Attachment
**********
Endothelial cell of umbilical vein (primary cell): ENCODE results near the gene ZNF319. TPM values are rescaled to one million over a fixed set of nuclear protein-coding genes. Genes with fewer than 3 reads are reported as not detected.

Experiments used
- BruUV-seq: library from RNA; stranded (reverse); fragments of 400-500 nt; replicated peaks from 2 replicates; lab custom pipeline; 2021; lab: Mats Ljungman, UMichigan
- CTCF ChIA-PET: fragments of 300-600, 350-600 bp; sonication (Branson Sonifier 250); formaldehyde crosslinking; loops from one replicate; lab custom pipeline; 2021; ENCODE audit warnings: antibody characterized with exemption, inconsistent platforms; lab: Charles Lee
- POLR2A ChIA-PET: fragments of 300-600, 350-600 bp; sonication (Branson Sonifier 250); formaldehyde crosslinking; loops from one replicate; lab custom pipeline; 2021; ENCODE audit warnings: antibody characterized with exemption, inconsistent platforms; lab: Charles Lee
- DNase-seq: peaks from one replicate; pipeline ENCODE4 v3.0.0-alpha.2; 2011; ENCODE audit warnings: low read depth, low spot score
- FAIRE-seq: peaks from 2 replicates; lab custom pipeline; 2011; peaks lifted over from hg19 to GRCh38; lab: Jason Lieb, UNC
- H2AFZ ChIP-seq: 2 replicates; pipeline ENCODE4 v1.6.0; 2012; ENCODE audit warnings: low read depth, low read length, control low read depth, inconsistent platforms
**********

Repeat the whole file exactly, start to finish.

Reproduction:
Endothelial cell of umbilical vein (primary cell): ENCODE results near the gene ZNF319. TPM values are rescaled to one million over a fixed set of nuclear protein-coding genes. Genes with fewer than 3 reads are reported as not detected.

Experiments used
- BruUV-seq: library from RNA; stranded (reverse); fragments of 400-500 nt; replicated peaks from 2 replicates; lab custom pipeline; 2021; lab: Mats Ljungman, UMichigan
- CTCF ChIA-PET: fragments of 300-600, 350-600 bp; sonication (Branson Sonifier 250); formaldehyde crosslinking; loops from one replicate; lab custom pipeline; 2021; ENCODE audit warnings: antibody characterized with exemption, inconsistent platforms; lab: Charles Lee
- POLR2A ChIA-PET: fragments of 300-600, 350-600 bp; sonication (Branson Sonifier 250); formaldehyde crosslinking; loops from one replicate; lab custom pipeline; 2021; ENCODE audit warnings: antibody characterized with exemption, inconsistent platforms; lab: Charles Lee
- DNase-seq: peaks from one replicate; pipeline ENCODE4 v3.0.0-alpha.2; 2011; ENCODE audit warnings: low read depth, low spot score
- FAIRE-seq: peaks from 2 replicates; lab custom pipeline; 2011; peaks lifted over from hg19 to GRCh38; lab: Jason Lieb, UNC
- H2AFZ ChIP-seq: 2 replicates; pipeline ENCODE4 v1.6.0; 2012; ENCODE audit warnings: low read depth, low read length, control low read depth, inconsistent platforms